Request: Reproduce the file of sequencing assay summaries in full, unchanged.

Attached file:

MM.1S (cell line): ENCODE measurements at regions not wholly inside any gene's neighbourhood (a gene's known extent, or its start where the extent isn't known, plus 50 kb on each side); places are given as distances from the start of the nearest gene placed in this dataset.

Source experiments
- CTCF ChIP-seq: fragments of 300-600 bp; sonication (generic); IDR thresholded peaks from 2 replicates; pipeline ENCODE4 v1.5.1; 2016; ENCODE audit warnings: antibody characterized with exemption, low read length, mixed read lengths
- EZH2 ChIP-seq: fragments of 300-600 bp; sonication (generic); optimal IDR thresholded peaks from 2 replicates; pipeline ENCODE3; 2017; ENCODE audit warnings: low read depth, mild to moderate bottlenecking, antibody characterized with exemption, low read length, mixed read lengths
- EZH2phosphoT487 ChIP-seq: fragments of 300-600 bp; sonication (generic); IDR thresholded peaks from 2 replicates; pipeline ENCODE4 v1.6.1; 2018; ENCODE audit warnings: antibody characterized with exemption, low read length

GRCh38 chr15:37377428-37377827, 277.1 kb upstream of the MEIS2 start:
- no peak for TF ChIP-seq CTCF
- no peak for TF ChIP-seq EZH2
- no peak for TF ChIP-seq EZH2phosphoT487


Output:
MM.1S (cell line): ENCODE measurements at regions not wholly inside any gene's neighbourhood (a gene's known extent, or its start where the extent isn't known, plus 50 kb on each side); places are given as distances from the start of the nearest gene placed in this dataset.

Source experiments
- CTCF ChIP-seq: fragments of 300-600 bp; sonication (generic); IDR thresholded peaks from 2 replicates; pipeline ENCODE4 v1.5.1; 2016; ENCODE audit warnings: antibody characterized with exemption, low read length, mixed read lengths
- EZH2 ChIP-seq: fragments of 300-600 bp; sonication (generic); optimal IDR thresholded peaks from 2 replicates; pipeline ENCODE3; 2017; ENCODE audit warnings: low read depth, mild to moderate bottlenecking, antibody characterized with exemption, low read length, mixed read lengths
- EZH2phosphoT487 ChIP-seq: fragments of 300-600 bp; sonication (generic); IDR thresholded peaks from 2 replicates; pipeline ENCODE4 v1.6.1; 2018; ENCODE audit warnings: antibody characterized with exemption, low read length

GRCh38 chr15:37377428-37377827, 277.1 kb upstream of the MEIS2 start:
- no peak for TF ChIP-seq CTCF
- no peak for TF ChIP-seq EZH2
- no peak for TF ChIP-seq EZH2phosphoT487